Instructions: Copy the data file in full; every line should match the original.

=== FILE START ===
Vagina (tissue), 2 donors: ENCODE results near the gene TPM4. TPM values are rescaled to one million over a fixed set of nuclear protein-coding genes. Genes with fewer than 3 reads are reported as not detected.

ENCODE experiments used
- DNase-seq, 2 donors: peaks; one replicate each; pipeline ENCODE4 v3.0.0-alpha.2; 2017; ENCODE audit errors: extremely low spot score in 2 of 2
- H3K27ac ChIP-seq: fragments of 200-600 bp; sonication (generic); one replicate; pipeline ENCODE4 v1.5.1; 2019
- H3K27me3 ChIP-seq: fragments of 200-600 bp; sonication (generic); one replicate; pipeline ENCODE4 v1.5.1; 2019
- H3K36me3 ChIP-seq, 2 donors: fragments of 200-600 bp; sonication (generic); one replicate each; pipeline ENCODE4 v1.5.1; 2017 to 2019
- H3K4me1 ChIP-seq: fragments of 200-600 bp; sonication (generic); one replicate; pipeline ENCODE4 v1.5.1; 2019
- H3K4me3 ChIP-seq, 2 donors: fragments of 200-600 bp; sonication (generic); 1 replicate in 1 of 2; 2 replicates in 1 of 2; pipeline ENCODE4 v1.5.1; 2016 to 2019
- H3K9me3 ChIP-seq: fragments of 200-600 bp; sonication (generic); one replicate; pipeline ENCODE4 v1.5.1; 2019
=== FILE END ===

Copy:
Vagina (tissue), 2 donors: ENCODE results near the gene TPM4. TPM values are rescaled to one million over a fixed set of nuclear protein-coding genes. Genes with fewer than 3 reads are reported as not detected.

ENCODE experiments used
- DNase-seq, 2 donors: peaks; one replicate each; pipeline ENCODE4 v3.0.0-alpha.2; 2017; ENCODE audit errors: extremely low spot score in 2 of 2
- H3K27ac ChIP-seq: fragments of 200-600 bp; sonication (generic); one replicate; pipeline ENCODE4 v1.5.1; 2019
- H3K27me3 ChIP-seq: fragments of 200-600 bp; sonication (generic); one replicate; pipeline ENCODE4 v1.5.1; 2019
- H3K36me3 ChIP-seq, 2 donors: fragments of 200-600 bp; sonication (generic); one replicate each; pipeline ENCODE4 v1.5.1; 2017 to 2019
- H3K4me1 ChIP-seq: fragments of 200-600 bp; sonication (generic); one replicate; pipeline ENCODE4 v1.5.1; 2019
- H3K4me3 ChIP-seq, 2 donors: fragments of 200-600 bp; sonication (generic); 1 replicate in 1 of 2; 2 replicates in 1 of 2; pipeline ENCODE4 v1.5.1; 2016 to 2019
- H3K9me3 ChIP-seq: fragments of 200-600 bp; sonication (generic); one replicate; pipeline ENCODE4 v1.5.1; 2019